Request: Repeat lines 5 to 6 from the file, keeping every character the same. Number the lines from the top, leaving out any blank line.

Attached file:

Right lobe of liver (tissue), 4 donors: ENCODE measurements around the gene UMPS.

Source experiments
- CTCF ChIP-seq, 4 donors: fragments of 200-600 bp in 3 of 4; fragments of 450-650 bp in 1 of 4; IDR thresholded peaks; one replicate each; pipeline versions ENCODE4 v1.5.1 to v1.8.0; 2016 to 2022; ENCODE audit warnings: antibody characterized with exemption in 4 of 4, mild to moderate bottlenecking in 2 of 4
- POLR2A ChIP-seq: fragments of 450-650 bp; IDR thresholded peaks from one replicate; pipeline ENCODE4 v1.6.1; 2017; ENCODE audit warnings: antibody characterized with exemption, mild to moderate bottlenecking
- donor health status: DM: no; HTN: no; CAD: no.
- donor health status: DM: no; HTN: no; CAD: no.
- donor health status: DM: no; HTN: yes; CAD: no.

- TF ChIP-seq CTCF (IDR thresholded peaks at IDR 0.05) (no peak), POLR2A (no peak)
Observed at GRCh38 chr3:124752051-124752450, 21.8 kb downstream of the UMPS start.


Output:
- donor health status: DM: no; HTN: no; CAD: no.
- donor health status: DM: no; HTN: no; CAD: no.